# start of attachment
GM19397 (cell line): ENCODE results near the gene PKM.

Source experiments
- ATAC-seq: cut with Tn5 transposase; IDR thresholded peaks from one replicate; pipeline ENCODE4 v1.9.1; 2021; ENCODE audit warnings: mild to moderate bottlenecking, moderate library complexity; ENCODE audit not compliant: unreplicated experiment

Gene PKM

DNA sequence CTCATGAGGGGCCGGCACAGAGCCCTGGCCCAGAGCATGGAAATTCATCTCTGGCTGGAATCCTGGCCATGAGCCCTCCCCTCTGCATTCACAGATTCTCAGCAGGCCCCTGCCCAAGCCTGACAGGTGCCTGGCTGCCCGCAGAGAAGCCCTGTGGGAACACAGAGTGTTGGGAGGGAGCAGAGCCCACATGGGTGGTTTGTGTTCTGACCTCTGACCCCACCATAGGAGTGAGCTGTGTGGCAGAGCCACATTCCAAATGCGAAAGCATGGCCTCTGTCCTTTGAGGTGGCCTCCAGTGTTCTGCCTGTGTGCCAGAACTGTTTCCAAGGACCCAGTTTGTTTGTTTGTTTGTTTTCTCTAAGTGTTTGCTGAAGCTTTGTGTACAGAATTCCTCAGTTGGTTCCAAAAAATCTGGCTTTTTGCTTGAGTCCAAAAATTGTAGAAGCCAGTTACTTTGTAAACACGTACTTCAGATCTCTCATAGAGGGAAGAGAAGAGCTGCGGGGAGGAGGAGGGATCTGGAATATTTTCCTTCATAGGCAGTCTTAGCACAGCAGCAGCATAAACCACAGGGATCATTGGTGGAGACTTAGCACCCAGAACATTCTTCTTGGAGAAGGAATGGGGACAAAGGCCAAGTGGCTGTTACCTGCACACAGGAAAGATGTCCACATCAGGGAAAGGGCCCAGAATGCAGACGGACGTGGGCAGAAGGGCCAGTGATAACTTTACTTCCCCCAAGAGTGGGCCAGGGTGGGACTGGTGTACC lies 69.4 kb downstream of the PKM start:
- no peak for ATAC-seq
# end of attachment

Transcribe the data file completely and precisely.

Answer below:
GM19397 (cell line): ENCODE results near the gene PKM.

Source experiments
- ATAC-seq: cut with Tn5 transposase; IDR thresholded peaks from one replicate; pipeline ENCODE4 v1.9.1; 2021; ENCODE audit warnings: mild to moderate bottlenecking, moderate library complexity; ENCODE audit not compliant: unreplicated experiment

Gene PKM

DNA sequence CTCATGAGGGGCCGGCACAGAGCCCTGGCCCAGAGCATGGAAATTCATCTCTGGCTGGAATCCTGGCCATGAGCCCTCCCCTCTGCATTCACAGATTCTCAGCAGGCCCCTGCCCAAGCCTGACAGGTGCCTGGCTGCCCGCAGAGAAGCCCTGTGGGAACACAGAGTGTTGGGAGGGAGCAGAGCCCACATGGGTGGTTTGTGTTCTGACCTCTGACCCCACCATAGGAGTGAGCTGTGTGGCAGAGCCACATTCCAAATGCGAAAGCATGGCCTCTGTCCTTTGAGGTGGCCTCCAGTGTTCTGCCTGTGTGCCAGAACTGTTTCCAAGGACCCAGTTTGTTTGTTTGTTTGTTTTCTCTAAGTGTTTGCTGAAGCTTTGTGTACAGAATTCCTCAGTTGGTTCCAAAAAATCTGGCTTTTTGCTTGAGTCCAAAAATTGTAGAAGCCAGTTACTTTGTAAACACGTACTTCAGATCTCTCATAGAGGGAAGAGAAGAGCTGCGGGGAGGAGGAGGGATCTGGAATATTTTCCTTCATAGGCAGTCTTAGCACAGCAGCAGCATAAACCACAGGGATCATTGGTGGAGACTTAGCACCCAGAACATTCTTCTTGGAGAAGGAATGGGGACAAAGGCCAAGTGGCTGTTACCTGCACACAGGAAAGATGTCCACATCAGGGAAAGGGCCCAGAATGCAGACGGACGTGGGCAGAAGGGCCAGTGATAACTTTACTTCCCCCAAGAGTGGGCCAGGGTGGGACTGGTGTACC lies 69.4 kb downstream of the PKM start:
- no peak for ATAC-seq